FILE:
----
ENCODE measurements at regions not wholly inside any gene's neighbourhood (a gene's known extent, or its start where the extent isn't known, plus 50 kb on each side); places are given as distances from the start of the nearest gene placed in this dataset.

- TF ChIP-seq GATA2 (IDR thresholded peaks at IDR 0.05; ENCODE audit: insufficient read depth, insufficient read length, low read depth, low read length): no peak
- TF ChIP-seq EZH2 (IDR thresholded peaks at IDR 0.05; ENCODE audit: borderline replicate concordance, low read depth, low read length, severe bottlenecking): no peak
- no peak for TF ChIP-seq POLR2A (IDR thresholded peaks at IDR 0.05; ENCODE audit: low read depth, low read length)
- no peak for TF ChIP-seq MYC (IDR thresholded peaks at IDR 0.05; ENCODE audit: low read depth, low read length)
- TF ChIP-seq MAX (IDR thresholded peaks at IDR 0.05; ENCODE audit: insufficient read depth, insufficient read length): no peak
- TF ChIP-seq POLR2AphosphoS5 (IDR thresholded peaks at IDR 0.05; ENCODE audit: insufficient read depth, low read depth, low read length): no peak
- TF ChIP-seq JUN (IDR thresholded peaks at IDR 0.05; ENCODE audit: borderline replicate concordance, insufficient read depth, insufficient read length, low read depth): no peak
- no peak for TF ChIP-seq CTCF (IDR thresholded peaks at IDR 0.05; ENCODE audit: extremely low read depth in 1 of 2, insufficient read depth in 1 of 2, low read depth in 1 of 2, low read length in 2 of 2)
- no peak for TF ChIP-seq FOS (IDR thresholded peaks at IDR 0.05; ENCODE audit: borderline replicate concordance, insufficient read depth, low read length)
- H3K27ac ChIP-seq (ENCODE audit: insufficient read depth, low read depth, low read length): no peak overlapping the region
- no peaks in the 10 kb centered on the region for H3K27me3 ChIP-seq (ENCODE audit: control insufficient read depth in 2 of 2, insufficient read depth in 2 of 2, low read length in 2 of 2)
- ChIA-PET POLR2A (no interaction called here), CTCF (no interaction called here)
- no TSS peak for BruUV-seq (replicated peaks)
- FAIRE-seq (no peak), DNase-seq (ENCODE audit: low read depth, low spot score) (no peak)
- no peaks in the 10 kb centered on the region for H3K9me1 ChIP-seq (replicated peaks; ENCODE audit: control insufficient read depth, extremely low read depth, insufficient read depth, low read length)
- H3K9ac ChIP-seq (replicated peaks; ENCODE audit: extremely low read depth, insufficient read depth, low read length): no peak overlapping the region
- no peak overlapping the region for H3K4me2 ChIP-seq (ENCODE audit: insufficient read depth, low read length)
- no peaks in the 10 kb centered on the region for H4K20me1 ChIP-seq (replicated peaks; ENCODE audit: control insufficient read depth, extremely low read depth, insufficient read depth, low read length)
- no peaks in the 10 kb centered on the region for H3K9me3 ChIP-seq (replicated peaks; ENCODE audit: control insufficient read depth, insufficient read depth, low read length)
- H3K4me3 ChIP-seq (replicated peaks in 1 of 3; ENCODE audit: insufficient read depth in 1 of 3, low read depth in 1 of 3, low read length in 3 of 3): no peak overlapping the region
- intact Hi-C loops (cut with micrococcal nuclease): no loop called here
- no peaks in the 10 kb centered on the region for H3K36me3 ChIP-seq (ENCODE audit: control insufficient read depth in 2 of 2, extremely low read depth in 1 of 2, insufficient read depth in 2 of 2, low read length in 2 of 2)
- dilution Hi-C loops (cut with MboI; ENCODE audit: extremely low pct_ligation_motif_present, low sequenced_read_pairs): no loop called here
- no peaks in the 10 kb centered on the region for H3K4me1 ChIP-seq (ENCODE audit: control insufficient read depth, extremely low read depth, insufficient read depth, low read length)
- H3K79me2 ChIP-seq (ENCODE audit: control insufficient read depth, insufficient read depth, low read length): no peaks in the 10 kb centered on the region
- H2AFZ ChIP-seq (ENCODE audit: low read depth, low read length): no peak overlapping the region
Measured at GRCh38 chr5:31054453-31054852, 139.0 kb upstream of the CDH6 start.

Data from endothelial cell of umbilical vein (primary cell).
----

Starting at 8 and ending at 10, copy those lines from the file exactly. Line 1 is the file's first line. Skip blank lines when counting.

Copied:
- TF ChIP-seq JUN (IDR thresholded peaks at IDR 0.05; ENCODE audit: borderline replicate concordance, insufficient read depth, insufficient read length, low read depth): no peak
- no peak for TF ChIP-seq CTCF (IDR thresholded peaks at IDR 0.05; ENCODE audit: extremely low read depth in 1 of 2, insufficient read depth in 1 of 2, low read depth in 1 of 2, low read length in 2 of 2)
- no peak for TF ChIP-seq FOS (IDR thresholded peaks at IDR 0.05; ENCODE audit: borderline replicate concordance, insufficient read depth, low read length)